For the InstructorThese student materials complement the Future of Food Instructor Materials. If you would like your students to have access to the student materials, we suggest you either point them at the Student Version which omits the framing pages with information designed for faculty (and this box). Or you can download these pages in several formats that you can include in your course website or local Learning Managment System. Learn more about using, modifying, and sharing InTeGrate teaching materials.
Water is Essential for Food Production
Why do we need so much water for agriculture? Plants use a lot of water!
Plants need water to grow! Plants are about 80-95% water and need water for multiple reasons as they grow including for photosynthesis, for cooling, and to transport minerals and nutrients from the soil and into the plant.
"We can grow food without fossil fuels, but we cannot grow food without water."
Dr. Bruce Bugbee, Utah State University
We can't grow plants, including fruits, vegetables and grains, without water. Plants provide food for both us and for the animals we eat. So, we also can't grow cows, chickens or pigs without water. Water is essential to grow corn as well as cows!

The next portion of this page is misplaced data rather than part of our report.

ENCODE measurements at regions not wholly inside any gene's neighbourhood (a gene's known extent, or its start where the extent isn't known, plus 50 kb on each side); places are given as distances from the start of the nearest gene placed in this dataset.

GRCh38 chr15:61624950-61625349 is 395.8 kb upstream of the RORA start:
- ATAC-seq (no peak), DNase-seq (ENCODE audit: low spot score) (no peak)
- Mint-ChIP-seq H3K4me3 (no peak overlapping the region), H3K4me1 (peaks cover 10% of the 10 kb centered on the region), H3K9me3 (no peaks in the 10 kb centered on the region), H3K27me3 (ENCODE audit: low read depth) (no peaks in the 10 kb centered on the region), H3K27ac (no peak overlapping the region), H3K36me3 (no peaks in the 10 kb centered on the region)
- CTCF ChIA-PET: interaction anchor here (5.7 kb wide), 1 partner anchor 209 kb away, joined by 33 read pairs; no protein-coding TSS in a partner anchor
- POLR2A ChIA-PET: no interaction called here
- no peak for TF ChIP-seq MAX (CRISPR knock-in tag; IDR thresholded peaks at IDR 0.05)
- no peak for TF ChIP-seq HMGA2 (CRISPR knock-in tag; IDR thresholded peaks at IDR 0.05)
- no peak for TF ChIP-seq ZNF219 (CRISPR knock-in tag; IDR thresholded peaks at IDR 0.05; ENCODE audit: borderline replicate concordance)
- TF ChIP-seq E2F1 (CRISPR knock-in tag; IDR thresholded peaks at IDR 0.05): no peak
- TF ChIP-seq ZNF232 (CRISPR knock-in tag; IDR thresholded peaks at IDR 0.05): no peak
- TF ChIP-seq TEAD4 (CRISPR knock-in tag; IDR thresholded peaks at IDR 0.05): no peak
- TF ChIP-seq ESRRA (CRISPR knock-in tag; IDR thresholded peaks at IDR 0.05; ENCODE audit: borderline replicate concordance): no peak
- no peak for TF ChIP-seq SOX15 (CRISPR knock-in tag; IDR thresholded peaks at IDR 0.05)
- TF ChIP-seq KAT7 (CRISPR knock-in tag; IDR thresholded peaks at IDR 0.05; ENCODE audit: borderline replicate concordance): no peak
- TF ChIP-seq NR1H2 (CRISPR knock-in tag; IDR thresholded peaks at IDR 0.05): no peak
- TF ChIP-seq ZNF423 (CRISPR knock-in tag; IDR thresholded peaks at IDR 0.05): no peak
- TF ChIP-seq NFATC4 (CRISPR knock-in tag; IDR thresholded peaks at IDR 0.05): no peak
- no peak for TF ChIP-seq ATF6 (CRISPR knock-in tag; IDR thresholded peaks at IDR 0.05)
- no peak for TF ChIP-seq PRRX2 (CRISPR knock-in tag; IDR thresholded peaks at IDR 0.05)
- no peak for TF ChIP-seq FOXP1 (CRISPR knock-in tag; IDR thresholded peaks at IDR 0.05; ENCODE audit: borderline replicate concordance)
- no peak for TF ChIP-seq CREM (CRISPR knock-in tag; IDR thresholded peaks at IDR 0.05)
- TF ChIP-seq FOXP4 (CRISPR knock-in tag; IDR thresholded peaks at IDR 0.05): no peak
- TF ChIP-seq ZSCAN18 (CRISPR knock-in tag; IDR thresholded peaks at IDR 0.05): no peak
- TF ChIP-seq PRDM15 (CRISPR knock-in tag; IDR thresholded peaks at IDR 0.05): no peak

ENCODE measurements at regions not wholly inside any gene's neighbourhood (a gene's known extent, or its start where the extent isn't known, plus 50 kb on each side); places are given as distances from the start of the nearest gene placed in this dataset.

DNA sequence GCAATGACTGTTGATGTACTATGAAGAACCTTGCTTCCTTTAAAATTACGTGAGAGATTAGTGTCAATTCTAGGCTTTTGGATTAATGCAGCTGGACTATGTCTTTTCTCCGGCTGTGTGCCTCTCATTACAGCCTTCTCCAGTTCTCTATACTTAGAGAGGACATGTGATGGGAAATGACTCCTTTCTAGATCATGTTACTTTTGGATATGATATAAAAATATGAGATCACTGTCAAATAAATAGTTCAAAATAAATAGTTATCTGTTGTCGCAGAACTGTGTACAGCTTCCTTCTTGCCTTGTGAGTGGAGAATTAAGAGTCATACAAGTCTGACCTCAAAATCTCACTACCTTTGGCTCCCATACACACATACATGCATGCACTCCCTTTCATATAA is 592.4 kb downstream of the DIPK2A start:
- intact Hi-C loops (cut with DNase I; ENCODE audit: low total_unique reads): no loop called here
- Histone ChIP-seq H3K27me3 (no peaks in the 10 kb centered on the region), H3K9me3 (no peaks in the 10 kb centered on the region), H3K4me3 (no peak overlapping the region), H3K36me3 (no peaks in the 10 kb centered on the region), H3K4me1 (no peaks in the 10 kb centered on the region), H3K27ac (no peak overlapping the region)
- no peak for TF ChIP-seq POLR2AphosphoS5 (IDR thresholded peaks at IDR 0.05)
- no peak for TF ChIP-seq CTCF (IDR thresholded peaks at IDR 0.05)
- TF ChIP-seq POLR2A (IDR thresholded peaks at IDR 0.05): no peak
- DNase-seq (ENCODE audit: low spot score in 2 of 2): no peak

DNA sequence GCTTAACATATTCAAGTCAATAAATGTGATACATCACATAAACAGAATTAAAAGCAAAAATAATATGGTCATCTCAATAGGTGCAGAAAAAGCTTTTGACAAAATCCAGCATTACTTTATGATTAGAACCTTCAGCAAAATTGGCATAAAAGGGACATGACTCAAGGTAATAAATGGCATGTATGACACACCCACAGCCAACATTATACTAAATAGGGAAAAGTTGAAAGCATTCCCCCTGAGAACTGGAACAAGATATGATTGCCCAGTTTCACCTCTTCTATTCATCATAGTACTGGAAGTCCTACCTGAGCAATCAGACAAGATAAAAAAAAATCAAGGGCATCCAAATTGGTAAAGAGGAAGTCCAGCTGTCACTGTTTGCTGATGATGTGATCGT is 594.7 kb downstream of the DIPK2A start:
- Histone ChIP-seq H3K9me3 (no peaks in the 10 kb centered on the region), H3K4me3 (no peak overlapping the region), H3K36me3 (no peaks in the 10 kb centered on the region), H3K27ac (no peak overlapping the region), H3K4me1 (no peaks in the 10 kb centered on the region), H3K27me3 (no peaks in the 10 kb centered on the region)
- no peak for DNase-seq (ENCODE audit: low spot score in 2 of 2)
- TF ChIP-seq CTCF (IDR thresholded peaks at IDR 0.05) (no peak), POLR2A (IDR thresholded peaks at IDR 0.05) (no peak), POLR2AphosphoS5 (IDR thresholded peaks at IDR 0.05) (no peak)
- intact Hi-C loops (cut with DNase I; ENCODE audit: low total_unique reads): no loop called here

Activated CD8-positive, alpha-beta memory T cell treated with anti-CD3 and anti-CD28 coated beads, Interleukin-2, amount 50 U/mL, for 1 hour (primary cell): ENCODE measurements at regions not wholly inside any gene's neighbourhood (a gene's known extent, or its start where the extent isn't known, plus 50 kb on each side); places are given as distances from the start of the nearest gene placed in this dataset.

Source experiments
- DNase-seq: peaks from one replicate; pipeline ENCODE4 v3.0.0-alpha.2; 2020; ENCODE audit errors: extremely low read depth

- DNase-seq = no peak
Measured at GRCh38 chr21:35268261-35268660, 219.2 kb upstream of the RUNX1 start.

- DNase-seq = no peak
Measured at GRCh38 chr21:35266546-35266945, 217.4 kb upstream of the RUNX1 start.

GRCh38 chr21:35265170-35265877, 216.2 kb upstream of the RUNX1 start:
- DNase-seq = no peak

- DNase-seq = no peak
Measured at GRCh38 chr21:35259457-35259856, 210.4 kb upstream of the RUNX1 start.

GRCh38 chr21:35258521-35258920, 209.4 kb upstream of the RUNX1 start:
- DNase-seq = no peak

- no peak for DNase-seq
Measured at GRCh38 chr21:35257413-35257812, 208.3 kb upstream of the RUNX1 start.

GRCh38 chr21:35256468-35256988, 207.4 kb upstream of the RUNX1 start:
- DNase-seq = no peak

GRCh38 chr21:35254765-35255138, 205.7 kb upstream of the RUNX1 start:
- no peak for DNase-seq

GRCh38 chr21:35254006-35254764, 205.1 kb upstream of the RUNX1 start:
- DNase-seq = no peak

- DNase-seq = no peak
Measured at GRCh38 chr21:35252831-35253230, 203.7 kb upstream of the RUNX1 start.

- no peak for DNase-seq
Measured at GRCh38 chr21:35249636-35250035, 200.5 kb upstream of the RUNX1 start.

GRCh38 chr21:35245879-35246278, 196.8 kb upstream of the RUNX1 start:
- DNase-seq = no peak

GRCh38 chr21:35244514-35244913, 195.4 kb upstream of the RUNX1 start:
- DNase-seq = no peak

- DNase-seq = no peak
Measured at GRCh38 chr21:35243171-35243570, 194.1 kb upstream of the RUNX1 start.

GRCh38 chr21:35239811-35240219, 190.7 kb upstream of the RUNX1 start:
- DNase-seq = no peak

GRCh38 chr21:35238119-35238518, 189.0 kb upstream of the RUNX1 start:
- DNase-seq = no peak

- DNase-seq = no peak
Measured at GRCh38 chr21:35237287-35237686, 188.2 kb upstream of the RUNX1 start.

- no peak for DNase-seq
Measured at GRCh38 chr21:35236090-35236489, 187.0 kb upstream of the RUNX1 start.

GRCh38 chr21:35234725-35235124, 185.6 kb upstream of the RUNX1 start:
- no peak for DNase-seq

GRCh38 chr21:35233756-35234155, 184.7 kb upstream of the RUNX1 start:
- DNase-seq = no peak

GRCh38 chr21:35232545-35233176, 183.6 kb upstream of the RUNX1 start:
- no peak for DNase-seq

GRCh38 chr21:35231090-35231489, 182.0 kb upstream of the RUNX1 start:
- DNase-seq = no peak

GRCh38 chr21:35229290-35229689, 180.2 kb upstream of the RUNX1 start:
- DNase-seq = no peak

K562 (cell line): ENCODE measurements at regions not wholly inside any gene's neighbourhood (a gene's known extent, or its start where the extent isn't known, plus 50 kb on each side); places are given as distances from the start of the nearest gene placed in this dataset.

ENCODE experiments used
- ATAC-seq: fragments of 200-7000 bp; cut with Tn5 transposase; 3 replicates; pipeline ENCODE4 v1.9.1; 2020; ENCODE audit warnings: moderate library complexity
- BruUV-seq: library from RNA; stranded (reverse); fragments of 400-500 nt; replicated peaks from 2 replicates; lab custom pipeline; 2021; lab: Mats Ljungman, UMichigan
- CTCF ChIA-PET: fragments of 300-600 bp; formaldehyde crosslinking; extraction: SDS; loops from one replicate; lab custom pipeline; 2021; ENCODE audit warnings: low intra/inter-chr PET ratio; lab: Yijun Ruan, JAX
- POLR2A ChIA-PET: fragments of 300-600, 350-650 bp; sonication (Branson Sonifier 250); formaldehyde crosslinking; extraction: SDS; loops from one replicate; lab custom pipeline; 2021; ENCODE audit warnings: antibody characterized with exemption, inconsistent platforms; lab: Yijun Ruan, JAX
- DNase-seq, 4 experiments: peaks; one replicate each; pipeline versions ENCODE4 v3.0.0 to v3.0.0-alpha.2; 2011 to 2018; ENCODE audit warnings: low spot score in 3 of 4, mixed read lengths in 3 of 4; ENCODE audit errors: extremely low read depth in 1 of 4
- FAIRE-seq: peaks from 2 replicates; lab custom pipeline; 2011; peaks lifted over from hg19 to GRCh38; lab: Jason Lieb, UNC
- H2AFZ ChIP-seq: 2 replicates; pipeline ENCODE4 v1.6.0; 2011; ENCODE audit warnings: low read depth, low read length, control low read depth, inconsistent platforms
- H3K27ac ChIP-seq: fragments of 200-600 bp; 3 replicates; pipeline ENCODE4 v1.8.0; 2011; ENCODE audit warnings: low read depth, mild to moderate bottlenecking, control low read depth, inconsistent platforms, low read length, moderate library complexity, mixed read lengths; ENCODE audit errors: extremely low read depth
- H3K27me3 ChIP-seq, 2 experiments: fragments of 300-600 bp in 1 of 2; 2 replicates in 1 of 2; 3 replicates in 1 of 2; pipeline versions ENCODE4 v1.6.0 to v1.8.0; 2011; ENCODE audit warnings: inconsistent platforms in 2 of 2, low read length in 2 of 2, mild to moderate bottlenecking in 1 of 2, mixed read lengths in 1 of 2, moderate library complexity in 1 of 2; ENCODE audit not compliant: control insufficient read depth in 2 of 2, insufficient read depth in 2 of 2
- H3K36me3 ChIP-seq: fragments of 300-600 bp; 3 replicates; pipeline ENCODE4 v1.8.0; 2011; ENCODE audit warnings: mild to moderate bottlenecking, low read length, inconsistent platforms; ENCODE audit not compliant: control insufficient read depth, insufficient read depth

Agriculture is the world's greatest consumer of our water resources. Globally about 70% of human water use is for irrigation of crops. In arid regions irrigation can comprise more than 80% of a region's water consumption.
The movement of water from the soil into a plant's roots and through the plant is driven by an evaporative process called transpiration.Transpiration is just evaporation of water through tiny holes in a plant's leaves called stomata. Transpiration is a very important process in the growth and development of a plant.
Water is an essential input into the photosynthesis reaction (Figure 4.1.2), which converts sunlight, carbon dioxide and water into carbohydrates that we and other animals can eat for energy. Also, as the water vapor moves out of the plant's stomata via transpiration (Figure 4.1.2), the carbon dioxide can enter the plant. The transpiration of water vapor out of the open stomata allows carbon dioxide (another essential component of photosynthesis) to move into the plant. Transpiration also cools the plant and creates upward movement of water through the plant. The figure below (Figure 4.1.2) shows the photosynthesis reaction and the movement of water out of the plant's stomata via transpiration.
As water transpires or evaporates through the plant's stomata, water is pumped up from the soil through the roots and into the plant. That water carries with it mineral and nutrients from the soil that are essential for plant growth. We'll talk quite a bit more about nutrients later in this module and future modules.
Credit: Wikimedia Commons: Photosynthesis (Creative Commons CC BY-SA 3.0)